I often hear trans activists claim that transgender people are so special, the entire field of medicine “knows nothing about them” and on that account they dismiss all medical opinion that doesn’t validate their demands. As a doctor, I disagree.
Humans are largely the same, medically speaking, even though there are some more or less obvious and important differences in anatomy and physiology between individuals.
Say your heart points to the wrong side of your chest (dextrocardia). This is rare but important. Or your ulnar nerve runs in the wrong position – rare and not very important unless you throw a ball a lot. Or perhaps your pancreas doesn’t produce insulin (Type I diabetes), which is common and very important.
Sometimes 99% of humans can be divided into two groups based on one important difference, for example, whether they contribute to human reproduction by producing ova (women) or sperm (men). Reproduction is an example of extremely common and important function of the human body which enables survival of our species, just like successful management of blood glucose enables survival of an individual.
Situations in which something goes wrong in the development of an individual human, so they don’t produce gametes (ova or sperm), or their pancreatic cells fail to produce insulin, are considered abnormalities, and medicine studies them in order to help, if possible.
Abnormalities aren’t “variations of normal” because they prevent or limit normal function. Type I diabetics don’t have “alternative yet normal glucose metabolisms”, nor can they *identify* their way into managing glucose without insulin.
Some abnormalities interfere with life more than others. For example, not being able to conceive a child isn’t life threatening to anyone other than that potential child, whose existence isn’t assured anyway due to incredible complexity of conception, gene combination and development. Which doesn’t mean people who can’t conceive won’t be upset about it.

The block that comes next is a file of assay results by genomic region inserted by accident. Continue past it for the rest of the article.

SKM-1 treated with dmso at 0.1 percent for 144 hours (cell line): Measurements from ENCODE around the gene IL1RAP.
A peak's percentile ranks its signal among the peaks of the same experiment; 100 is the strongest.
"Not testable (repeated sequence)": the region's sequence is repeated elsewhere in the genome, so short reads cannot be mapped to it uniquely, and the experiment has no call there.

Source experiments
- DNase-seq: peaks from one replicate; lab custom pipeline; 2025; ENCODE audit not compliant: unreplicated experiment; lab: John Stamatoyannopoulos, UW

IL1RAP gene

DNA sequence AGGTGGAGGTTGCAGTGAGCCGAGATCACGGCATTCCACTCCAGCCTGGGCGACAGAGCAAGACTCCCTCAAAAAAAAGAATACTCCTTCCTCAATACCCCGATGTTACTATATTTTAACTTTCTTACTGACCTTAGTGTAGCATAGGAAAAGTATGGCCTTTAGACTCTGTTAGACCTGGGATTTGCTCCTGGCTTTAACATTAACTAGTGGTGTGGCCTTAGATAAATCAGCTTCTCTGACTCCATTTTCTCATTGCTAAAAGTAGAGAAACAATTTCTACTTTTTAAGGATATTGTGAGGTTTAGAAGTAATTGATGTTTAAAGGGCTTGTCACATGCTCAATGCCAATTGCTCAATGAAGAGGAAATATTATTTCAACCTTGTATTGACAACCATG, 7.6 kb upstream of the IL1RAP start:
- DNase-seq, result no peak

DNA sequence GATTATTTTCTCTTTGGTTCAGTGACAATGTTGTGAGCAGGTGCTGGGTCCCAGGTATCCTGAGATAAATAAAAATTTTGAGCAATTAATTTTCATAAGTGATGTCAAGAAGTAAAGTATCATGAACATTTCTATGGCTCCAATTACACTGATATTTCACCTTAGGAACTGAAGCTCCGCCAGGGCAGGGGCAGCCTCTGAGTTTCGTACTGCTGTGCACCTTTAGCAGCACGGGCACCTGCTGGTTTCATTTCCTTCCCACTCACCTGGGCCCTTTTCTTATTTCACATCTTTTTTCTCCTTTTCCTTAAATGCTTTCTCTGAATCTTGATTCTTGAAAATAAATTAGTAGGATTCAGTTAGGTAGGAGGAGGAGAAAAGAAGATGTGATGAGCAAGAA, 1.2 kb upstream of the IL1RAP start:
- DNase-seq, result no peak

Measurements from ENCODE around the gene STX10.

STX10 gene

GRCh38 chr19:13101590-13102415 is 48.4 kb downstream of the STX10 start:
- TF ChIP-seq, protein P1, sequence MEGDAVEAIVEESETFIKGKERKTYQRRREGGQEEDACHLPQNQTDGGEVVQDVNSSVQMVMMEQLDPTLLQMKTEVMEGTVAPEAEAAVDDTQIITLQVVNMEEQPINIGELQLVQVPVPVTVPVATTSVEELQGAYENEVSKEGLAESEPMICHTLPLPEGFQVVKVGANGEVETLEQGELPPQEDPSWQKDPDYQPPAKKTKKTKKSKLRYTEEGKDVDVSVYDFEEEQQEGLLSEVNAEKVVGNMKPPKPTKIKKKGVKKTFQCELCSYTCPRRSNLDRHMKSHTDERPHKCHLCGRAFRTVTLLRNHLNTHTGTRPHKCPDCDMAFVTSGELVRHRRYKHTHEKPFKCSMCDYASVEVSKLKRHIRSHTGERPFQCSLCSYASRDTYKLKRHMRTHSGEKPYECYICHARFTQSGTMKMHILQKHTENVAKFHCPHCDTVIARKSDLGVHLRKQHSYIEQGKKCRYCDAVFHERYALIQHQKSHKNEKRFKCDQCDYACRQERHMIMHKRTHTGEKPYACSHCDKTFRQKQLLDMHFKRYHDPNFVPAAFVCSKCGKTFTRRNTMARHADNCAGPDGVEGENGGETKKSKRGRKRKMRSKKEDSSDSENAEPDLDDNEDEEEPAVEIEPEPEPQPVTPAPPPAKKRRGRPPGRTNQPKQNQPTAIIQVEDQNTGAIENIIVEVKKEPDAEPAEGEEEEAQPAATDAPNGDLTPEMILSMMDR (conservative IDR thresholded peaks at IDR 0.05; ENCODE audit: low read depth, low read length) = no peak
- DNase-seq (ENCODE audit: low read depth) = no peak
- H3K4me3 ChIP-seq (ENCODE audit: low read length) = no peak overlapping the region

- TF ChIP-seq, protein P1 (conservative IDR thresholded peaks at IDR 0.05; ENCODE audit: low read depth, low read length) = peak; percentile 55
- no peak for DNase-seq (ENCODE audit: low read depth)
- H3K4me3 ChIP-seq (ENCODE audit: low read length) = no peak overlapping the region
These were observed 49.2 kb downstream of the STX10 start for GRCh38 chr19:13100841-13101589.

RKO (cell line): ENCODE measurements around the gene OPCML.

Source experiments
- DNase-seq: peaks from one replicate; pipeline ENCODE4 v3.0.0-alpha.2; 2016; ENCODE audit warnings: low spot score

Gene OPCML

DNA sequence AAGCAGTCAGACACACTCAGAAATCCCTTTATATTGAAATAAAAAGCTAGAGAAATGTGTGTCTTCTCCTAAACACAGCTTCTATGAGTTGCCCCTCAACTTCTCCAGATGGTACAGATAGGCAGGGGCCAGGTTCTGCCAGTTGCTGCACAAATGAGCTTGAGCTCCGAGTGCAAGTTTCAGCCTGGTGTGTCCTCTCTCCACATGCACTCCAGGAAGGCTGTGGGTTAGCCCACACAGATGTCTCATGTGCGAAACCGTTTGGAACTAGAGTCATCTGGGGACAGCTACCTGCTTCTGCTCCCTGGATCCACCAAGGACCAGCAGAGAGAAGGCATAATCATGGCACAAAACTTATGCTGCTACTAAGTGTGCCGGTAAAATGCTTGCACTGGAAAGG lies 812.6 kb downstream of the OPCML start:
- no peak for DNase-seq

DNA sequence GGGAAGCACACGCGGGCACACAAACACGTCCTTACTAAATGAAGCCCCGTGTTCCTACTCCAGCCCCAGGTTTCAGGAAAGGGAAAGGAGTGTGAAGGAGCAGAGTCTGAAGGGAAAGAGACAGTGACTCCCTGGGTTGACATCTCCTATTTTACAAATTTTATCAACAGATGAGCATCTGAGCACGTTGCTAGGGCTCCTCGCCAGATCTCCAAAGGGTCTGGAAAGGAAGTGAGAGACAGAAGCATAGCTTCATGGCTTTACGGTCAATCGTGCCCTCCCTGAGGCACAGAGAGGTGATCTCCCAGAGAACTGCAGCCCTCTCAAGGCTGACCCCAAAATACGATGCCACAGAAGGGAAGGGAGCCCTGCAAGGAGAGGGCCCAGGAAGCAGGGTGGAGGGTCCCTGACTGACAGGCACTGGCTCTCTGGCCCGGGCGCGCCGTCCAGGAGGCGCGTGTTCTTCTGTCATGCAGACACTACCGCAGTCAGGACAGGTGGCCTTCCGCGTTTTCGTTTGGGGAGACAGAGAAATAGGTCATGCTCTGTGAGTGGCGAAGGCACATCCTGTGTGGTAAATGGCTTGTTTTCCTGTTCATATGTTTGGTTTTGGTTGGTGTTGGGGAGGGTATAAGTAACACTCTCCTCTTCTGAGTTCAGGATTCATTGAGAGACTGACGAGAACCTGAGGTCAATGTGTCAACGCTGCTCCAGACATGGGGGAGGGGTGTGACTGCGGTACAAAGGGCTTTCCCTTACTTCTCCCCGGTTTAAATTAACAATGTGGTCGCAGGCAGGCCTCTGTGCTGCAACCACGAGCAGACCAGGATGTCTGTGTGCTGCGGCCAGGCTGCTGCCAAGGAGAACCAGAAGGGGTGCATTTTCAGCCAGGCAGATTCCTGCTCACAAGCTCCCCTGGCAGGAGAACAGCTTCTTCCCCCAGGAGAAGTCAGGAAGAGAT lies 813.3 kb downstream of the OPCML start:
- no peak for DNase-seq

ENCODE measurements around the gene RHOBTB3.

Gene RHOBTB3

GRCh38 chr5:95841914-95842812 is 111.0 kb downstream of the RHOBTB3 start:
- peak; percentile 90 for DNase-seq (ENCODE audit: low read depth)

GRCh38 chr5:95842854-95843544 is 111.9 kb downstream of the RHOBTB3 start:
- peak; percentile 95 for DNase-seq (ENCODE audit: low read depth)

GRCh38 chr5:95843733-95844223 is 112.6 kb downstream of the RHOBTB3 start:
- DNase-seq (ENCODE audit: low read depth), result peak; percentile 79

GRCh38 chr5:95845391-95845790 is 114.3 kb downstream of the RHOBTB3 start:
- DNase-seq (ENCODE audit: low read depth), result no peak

I like to think about body and mind as a continuum, where the body can exist without the mind but so far, it’s not possible for the mind to exist without the body. Literally everything that happens to our bodies registers in the mind somehow, whether we are aware of it at the time or not.
This is why I love psychiatry. It’s a branch of medicine that focuses on the mind while being mindful of the body, while a lot of physical medicine and especially surgery focuses almost myopically on the body alone. “Refer to psych” is a common throwaway comment applied to difficult patients.
Some of the most notoriously difficult patients from a doctor’s point of view are those who are paranoid, deluded or have personality disorders, all of which can not only make their medical problem worse, they can create the problem, or an appearance of it.
Depression is sometimes reported as a headache, delusion as unshakeable belief that body parts need to be amputated, hallucination as repeated attempts to remove alien micro chip from one’s abdomen, anxiety as hypochondria, panic attack as heart attack.
Medical doctors naturally pursue physical diagnosis at first, because physical diagnoses often have a cure. But if it becomes clear patient’s symptoms are psychosomatic, ie. rooted in psychological abnormality rather than a physical one, and the doctors are seeing these patients over time, they can start to feel “heart-sink” because of patient’s distress and doctor’s inability to help them.
What a lot of people don’t know is that most doctors are terrible optimists. We are reluctant to give bad prognosis or simply give up. This is why we keep referring difficult patients to each other, hoping that the expert in a different field of medicine might have a solution. And often they do. But when they don’t, the patients inevitably end up being psychiatry’s problem. And that’s ok, that’s what psychiatrists are here for, it’s why they are trained as doctors first, so they can keep looking after the mind, while remaining mindful of the body.
It’s not rare for a psychiatrist to diagnose a medical illness, especially if it’s rare and the patient hasn’t been to too many other specialists. For medicine to work like this, there have to be many more similarities between individual patients, than differences.